The engine on the Cub is offset to the left. The driver is offset somewhat to the right. This allows for a lot better visibility and keeps you from running over chickens and/or grandkids. It was even given the a name “Culti-Vision” by International. Please note the epoxy bandaid on the water sump. You will hear more about that later.
The engine block is a flathead four. This tractor was made two and a half decades after Ford quit making flatheads for cars. It is approximately 60 cid, and the engine serves as an integral part of the frame. You can see that pretty clearly in the late 1940s model above.
I viewed this fact with a great deal of chagrin very early in our relationship. The pressure plate disintegrated and changing the clutch was fairly expensive. Who knew. I worked the adjustments but no go. I could put it in gear and start. It would immediately start out but you had to turn it off to stop it. It could be used in an emergency with planning. To split the frame and change the clutch cost about a thousand dollars. I was not happy;
There was no sign of a water pump. There is a sump directly under the radiator. This is a thermosyphon system. Shortly after the clutch blew up I experienced radiator problems. Do not listen to the cruel, sadistic, expletive deleted, idiots experts who advise you that you can put a pressurized cap on the system for improved performance.
The internet found the radiator in Kentucky and it was the first thing that I fixed. It gave rusty a whole new meaning in my mind.
With the clutch and radiator fixed, it worked pretty good. Loved the brush hog. Then I broke my leg. I guess because of sympathy pains, the cub decided to break again as well.
Despite it’s age-related infirmities, I can hardly describe how tough the Cub is. It takes a Timex-style licking and keeps on ticking. Somehow, in the process of doing too many things at the same time and recovering from that broken leg, the cooling system managed to explode. I don’t really know if it was a pressurized cap or if it just got caught in a freeze. Probably the latter. You become pretty inattentive to the great outdoors when you are on a couch with your leg in a cast.
When I was well enough to walk normally, I started up my tractor. I found water pouring out from under the hood when I tried to fill the radiator. When I opened the hood I found a large opening in the head. This is a cellphone picture but the crack is obvious
Since there was no water in the oil or oil in the water I bought some JB weld. I cut up a landscape nail, shoved it in the wide parts of the crack and cemented it in with JB weld. Seems to work fine. I drilled a small hole in the radiator cap to relieve any pressure. If it quits, I’m stuck looking for another head. I think this rig will be working when I am dead and gone.
The precision engineered threadall is the lever that starts and stops the PTO. In my case it is permanently rigged to make the belly mounted brush hog operate. There are systems available to expand its capability. However, I am content with the brush hog and its ability to pull trailers. That PTO control is located directly to the right of the non-synchronized three speed transmission and to the left of the “one size fits all” battery box.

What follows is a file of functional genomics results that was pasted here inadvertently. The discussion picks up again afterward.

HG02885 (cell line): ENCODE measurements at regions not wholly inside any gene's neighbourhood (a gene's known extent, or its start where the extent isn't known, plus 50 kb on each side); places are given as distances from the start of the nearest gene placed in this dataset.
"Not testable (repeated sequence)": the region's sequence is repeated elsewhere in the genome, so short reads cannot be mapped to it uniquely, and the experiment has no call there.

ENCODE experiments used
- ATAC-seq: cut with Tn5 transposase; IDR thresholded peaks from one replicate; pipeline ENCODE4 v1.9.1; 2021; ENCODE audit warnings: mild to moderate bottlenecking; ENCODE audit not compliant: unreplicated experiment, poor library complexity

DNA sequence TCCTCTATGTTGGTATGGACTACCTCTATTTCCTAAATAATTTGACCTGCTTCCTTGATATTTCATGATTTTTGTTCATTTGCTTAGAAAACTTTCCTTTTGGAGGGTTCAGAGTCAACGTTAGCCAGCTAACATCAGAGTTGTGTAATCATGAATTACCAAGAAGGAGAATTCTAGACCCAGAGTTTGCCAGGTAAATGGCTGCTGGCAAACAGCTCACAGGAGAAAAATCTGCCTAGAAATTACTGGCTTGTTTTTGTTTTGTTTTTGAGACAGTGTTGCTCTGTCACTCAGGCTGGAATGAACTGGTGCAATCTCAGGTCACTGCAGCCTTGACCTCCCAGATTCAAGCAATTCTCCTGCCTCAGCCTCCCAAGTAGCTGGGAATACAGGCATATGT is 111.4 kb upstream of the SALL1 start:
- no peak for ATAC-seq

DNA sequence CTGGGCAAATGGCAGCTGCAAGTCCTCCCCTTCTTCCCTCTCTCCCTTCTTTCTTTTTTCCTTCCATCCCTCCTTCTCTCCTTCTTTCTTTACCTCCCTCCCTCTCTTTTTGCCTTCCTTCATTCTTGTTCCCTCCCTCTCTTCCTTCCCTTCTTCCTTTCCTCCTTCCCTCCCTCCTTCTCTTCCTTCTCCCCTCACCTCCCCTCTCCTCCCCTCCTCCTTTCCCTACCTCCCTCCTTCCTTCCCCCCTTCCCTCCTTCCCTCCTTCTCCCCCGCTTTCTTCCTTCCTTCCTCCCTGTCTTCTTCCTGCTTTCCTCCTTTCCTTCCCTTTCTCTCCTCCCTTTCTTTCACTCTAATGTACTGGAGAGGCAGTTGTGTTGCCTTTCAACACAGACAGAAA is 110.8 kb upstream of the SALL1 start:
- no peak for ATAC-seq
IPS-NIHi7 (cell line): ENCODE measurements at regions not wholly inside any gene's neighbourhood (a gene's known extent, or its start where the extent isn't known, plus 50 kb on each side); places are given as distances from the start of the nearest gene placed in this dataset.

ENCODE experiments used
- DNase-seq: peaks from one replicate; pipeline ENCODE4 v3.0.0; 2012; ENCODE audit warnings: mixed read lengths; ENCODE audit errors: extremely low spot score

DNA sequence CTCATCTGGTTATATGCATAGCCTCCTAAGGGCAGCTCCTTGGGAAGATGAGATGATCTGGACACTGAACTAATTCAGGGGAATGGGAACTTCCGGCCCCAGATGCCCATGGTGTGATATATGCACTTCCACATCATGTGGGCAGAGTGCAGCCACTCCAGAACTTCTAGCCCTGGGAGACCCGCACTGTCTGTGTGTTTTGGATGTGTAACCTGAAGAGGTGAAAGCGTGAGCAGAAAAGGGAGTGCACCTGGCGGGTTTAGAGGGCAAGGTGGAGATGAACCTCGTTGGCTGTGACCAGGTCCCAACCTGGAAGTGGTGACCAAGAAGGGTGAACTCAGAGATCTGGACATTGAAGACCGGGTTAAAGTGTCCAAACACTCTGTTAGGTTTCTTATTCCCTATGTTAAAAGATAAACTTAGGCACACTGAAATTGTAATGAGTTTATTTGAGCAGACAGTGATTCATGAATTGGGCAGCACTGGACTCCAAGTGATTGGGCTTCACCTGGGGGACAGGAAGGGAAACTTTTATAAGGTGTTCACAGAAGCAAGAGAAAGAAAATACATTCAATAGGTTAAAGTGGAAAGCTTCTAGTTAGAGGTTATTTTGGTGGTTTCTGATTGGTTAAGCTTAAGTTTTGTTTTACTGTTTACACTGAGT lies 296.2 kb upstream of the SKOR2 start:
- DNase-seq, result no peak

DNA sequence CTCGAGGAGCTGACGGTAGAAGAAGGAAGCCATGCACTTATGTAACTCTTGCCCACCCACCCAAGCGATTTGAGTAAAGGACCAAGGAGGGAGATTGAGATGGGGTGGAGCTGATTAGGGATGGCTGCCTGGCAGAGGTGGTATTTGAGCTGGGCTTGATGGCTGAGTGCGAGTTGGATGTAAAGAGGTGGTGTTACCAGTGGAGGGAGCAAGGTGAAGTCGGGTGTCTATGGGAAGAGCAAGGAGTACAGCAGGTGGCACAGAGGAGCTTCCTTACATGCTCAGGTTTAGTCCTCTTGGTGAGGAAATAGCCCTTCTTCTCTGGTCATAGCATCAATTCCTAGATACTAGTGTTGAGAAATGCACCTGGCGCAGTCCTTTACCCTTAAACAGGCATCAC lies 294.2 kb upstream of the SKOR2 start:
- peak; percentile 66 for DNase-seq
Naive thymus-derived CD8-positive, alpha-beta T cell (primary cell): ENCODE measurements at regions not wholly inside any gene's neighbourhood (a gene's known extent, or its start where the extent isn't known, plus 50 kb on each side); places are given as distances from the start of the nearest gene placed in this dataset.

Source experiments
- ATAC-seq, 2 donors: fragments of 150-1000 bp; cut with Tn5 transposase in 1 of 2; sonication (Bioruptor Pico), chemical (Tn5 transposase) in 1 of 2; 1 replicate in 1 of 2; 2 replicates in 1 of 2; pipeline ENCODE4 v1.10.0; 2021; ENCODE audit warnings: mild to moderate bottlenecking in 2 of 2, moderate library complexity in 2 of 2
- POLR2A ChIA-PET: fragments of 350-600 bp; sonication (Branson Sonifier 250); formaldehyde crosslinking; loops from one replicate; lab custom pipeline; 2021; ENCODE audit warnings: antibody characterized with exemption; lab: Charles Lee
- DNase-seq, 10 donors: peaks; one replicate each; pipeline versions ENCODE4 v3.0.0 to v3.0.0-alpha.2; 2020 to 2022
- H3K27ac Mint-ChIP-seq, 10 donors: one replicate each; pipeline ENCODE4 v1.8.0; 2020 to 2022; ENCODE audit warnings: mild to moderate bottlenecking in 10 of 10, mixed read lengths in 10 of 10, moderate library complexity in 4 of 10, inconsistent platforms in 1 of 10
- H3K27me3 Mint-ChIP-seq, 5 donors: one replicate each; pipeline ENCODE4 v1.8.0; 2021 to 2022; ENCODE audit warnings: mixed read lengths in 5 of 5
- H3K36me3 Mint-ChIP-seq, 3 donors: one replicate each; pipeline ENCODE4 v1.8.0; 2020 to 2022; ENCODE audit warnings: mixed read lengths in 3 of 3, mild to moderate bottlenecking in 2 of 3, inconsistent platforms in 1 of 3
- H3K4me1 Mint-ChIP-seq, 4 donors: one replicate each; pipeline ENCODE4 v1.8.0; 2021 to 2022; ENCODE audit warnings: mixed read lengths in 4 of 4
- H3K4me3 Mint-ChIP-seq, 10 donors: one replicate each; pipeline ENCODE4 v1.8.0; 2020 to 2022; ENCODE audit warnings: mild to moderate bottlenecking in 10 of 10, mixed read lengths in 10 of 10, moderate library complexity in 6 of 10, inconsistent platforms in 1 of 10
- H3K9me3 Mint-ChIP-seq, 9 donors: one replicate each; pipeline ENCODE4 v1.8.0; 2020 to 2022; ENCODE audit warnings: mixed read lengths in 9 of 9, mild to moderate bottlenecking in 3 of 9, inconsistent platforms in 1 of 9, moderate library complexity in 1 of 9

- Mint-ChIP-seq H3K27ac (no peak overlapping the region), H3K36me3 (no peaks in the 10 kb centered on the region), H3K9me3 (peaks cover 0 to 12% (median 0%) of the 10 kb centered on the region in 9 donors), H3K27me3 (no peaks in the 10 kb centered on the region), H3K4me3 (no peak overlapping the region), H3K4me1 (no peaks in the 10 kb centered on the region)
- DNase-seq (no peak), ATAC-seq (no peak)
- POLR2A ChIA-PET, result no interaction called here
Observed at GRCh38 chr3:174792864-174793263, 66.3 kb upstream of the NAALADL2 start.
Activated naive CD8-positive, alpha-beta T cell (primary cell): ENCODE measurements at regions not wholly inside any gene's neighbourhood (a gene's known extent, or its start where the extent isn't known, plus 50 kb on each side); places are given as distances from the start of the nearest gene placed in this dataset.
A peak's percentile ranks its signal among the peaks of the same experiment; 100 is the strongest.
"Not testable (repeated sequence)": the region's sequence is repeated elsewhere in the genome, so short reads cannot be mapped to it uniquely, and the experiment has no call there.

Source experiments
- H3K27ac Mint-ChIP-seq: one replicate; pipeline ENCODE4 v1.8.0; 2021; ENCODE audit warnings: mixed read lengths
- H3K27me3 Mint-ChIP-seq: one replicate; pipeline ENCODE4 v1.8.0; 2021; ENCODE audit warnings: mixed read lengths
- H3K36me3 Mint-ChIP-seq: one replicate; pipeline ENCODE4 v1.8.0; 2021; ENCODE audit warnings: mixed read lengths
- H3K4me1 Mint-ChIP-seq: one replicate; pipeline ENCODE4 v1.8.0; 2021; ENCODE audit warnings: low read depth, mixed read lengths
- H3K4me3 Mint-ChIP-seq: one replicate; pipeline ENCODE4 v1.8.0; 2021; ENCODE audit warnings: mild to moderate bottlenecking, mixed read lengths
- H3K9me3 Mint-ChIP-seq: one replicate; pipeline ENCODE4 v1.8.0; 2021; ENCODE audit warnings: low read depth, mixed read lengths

You are advised by the owner’s manual to pick a gear and stay in it. I may try Paul’s trick of double clutching and going up a gear if the trailer is too heavy to start in second or third.
The ingenious use of the vice grip is to immobilize the hydraulic actuating lever. One could very easily attach a blade and with this system manage the elevation. I have thought about how to do that, but, as the song goes: We don’t have white Christmases in Houston.
This thing has a short wheelbase. Although it’s good with a trailer, that’s just going forward. Backing up gives one with a spatial relationship problem the shivers. That would be me. However, going forward it turns on a dime, and if that were not enough, the brake pedals (brake the inside wheel) make it turn even sharper.
The carburetor is an updraft. I had not seen one of those in years and this one doesn’t seem to work very well. This carburetor may sell me on an LPG system. The fuel is gravity flow. I do not remember ever having an upflow carburetor. Did I mentioned that I am not impressed with the fuel system?
Since I was a young boy growing up in farming country, I have known that a trailer hitch was dangerous on a tractor. That’s why Ferguson invented the three point hitch. On the Cub, however, it is mounted low and directly attached to the hubs. I could be made to believe that the effective attachment was forward of that. For whatever reason, this thing is stable.
I don’t think I can easily get stuck in the mud but one must consider the luck I have had to this point. I have become conservative but this rig goes everywhere. I may as well keep it. I sure can’t sell it because I could never find a sucker as big as me.
I started out to tell you of an anachronism with a special niche. I hope you got a few laughs. I’m sure some of you have encountered situations where you were over your head from the start and somehow came through, even if it wasn’t a tractor.